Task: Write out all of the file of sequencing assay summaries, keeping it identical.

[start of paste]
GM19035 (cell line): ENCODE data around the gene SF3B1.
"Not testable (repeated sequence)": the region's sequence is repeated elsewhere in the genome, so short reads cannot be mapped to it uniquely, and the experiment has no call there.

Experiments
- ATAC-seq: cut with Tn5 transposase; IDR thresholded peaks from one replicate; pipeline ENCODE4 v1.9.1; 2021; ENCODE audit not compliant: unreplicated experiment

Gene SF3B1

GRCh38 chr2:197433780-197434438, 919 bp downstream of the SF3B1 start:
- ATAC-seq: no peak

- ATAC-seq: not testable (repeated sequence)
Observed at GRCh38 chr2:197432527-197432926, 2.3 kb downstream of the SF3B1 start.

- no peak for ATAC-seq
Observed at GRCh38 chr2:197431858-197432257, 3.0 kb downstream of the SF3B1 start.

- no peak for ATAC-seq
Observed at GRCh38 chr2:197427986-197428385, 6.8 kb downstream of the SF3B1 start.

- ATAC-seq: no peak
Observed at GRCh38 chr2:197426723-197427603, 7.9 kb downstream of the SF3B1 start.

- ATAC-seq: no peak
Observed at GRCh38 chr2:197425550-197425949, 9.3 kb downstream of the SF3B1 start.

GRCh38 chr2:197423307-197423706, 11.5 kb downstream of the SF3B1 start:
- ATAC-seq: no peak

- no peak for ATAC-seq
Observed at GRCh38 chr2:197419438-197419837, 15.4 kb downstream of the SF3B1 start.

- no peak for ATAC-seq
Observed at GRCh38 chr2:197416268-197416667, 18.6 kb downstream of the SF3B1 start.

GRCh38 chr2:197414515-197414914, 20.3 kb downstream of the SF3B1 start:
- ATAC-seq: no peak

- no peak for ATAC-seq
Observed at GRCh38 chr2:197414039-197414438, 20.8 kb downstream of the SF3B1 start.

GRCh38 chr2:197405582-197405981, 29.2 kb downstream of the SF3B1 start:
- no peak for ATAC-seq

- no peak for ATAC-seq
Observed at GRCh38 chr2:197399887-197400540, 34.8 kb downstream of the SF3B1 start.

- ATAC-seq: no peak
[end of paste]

GM19035 (cell line): ENCODE data around the gene SF3B1.
"Not testable (repeated sequence)": the region's sequence is repeated elsewhere in the genome, so short reads cannot be mapped to it uniquely, and the experiment has no call there.

Experiments
- ATAC-seq: cut with Tn5 transposase; IDR thresholded peaks from one replicate; pipeline ENCODE4 v1.9.1; 2021; ENCODE audit not compliant: unreplicated experiment

Gene SF3B1

GRCh38 chr2:197433780-197434438, 919 bp downstream of the SF3B1 start:
- ATAC-seq: no peak

- ATAC-seq: not testable (repeated sequence)
Observed at GRCh38 chr2:197432527-197432926, 2.3 kb downstream of the SF3B1 start.

- no peak for ATAC-seq
Observed at GRCh38 chr2:197431858-197432257, 3.0 kb downstream of the SF3B1 start.

- no peak for ATAC-seq
Observed at GRCh38 chr2:197427986-197428385, 6.8 kb downstream of the SF3B1 start.

- ATAC-seq: no peak
Observed at GRCh38 chr2:197426723-197427603, 7.9 kb downstream of the SF3B1 start.

- ATAC-seq: no peak
Observed at GRCh38 chr2:197425550-197425949, 9.3 kb downstream of the SF3B1 start.

GRCh38 chr2:197423307-197423706, 11.5 kb downstream of the SF3B1 start:
- ATAC-seq: no peak

- no peak for ATAC-seq
Observed at GRCh38 chr2:197419438-197419837, 15.4 kb downstream of the SF3B1 start.

- no peak for ATAC-seq
Observed at GRCh38 chr2:197416268-197416667, 18.6 kb downstream of the SF3B1 start.

GRCh38 chr2:197414515-197414914, 20.3 kb downstream of the SF3B1 start:
- ATAC-seq: no peak

- no peak for ATAC-seq
Observed at GRCh38 chr2:197414039-197414438, 20.8 kb downstream of the SF3B1 start.

GRCh38 chr2:197405582-197405981, 29.2 kb downstream of the SF3B1 start:
- no peak for ATAC-seq

- no peak for ATAC-seq
Observed at GRCh38 chr2:197399887-197400540, 34.8 kb downstream of the SF3B1 start.

- ATAC-seq: no peak